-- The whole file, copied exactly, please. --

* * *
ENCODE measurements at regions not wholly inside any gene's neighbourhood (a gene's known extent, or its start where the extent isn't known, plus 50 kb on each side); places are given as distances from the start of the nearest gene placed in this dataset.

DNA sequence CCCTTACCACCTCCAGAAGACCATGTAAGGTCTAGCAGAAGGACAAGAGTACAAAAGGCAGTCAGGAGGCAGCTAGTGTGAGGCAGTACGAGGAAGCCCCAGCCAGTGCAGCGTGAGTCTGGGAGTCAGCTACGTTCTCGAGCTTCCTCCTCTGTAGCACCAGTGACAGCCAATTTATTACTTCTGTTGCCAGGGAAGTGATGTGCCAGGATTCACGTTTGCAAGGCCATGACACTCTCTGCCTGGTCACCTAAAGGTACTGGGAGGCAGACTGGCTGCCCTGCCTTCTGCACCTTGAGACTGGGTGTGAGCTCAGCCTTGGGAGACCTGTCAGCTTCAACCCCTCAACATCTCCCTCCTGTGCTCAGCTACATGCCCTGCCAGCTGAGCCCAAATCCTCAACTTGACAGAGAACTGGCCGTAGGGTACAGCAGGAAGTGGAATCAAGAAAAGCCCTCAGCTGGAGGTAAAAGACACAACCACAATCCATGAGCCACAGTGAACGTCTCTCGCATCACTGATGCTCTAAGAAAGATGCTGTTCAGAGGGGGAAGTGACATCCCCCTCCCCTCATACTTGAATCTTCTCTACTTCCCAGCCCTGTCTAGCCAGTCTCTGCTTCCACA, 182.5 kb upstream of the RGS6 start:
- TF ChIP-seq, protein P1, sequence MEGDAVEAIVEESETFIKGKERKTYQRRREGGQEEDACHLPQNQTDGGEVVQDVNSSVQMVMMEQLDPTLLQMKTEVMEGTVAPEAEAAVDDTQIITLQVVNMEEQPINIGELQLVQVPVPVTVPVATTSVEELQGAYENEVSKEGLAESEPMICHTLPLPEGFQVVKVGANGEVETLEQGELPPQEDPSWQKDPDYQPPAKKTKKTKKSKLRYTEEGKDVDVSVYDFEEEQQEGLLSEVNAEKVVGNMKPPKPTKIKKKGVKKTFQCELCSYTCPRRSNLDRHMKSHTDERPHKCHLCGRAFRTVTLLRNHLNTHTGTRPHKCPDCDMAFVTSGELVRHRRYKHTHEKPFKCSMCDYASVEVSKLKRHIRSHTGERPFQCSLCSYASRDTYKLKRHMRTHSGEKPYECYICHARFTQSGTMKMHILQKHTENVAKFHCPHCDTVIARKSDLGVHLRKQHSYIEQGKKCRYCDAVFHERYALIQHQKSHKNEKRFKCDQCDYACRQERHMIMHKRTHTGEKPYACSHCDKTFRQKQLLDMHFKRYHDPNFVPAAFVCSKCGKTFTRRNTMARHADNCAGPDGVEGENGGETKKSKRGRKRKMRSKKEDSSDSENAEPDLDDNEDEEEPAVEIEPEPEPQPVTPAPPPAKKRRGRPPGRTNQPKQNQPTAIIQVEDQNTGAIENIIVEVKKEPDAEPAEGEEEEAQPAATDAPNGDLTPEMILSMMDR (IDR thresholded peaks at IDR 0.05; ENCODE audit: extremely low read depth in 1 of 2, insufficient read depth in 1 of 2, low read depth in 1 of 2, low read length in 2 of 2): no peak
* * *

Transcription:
ENCODE measurements at regions not wholly inside any gene's neighbourhood (a gene's known extent, or its start where the extent isn't known, plus 50 kb on each side); places are given as distances from the start of the nearest gene placed in this dataset.

DNA sequence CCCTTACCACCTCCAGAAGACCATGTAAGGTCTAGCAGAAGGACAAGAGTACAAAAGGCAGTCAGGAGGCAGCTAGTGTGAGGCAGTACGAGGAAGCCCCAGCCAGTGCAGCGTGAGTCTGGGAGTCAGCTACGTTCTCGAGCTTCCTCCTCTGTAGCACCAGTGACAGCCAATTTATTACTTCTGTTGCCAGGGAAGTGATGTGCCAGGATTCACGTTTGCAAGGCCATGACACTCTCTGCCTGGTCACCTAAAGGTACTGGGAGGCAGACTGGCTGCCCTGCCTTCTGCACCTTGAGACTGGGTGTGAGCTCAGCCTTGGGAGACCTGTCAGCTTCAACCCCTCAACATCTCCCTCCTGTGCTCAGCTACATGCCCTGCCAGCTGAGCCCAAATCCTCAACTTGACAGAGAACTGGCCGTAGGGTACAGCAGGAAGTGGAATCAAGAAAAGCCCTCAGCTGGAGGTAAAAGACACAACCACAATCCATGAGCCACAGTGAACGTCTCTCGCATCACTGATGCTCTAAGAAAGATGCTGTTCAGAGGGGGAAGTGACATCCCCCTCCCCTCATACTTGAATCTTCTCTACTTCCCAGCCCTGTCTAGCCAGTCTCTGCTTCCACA, 182.5 kb upstream of the RGS6 start:
- TF ChIP-seq, protein P1, sequence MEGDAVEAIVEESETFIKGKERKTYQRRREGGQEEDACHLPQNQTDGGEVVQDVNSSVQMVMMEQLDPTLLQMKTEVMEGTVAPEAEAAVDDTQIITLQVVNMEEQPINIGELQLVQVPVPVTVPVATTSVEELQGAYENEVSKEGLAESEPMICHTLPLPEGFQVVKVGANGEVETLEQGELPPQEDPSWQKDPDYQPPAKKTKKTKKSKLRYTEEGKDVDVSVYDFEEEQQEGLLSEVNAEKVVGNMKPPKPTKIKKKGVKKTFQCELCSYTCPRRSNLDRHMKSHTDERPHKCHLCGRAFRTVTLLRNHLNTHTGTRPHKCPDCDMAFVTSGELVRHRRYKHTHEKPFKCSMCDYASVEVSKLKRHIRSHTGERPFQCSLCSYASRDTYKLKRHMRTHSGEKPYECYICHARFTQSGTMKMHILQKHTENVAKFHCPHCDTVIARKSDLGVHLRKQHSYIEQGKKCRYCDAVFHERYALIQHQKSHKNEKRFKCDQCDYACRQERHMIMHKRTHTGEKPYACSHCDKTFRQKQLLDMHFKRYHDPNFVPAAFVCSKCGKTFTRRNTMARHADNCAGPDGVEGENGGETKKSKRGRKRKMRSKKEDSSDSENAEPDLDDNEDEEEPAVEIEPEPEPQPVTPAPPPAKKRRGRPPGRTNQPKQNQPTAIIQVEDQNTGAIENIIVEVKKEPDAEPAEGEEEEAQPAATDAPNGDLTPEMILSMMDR (IDR thresholded peaks at IDR 0.05; ENCODE audit: extremely low read depth in 1 of 2, insufficient read depth in 1 of 2, low read depth in 1 of 2, low read length in 2 of 2): no peak